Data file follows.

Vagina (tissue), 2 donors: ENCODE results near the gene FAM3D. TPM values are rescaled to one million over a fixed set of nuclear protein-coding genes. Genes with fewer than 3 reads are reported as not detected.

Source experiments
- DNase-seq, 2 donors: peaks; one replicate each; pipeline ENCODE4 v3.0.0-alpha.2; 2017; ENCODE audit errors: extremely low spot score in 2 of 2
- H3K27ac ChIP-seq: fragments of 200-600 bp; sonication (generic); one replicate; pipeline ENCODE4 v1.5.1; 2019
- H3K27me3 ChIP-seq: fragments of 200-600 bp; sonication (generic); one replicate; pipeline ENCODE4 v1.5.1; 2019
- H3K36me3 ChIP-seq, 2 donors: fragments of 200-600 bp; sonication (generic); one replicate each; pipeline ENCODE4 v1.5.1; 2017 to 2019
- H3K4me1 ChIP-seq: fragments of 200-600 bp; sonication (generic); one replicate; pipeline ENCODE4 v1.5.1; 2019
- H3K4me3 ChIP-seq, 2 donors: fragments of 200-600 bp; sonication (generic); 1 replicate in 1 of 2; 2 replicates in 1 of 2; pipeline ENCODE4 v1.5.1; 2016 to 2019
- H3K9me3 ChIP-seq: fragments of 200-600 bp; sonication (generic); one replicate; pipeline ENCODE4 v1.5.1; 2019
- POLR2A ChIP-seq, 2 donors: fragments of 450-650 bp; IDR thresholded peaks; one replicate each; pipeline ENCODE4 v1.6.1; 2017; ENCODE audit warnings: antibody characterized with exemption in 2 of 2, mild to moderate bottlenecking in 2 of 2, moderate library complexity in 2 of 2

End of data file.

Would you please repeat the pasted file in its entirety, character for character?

Vagina (tissue), 2 donors: ENCODE results near the gene FAM3D. TPM values are rescaled to one million over a fixed set of nuclear protein-coding genes. Genes with fewer than 3 reads are reported as not detected.

Source experiments
- DNase-seq, 2 donors: peaks; one replicate each; pipeline ENCODE4 v3.0.0-alpha.2; 2017; ENCODE audit errors: extremely low spot score in 2 of 2
- H3K27ac ChIP-seq: fragments of 200-600 bp; sonication (generic); one replicate; pipeline ENCODE4 v1.5.1; 2019
- H3K27me3 ChIP-seq: fragments of 200-600 bp; sonication (generic); one replicate; pipeline ENCODE4 v1.5.1; 2019
- H3K36me3 ChIP-seq, 2 donors: fragments of 200-600 bp; sonication (generic); one replicate each; pipeline ENCODE4 v1.5.1; 2017 to 2019
- H3K4me1 ChIP-seq: fragments of 200-600 bp; sonication (generic); one replicate; pipeline ENCODE4 v1.5.1; 2019
- H3K4me3 ChIP-seq, 2 donors: fragments of 200-600 bp; sonication (generic); 1 replicate in 1 of 2; 2 replicates in 1 of 2; pipeline ENCODE4 v1.5.1; 2016 to 2019
- H3K9me3 ChIP-seq: fragments of 200-600 bp; sonication (generic); one replicate; pipeline ENCODE4 v1.5.1; 2019
- POLR2A ChIP-seq, 2 donors: fragments of 450-650 bp; IDR thresholded peaks; one replicate each; pipeline ENCODE4 v1.6.1; 2017; ENCODE audit warnings: antibody characterized with exemption in 2 of 2, mild to moderate bottlenecking in 2 of 2, moderate library complexity in 2 of 2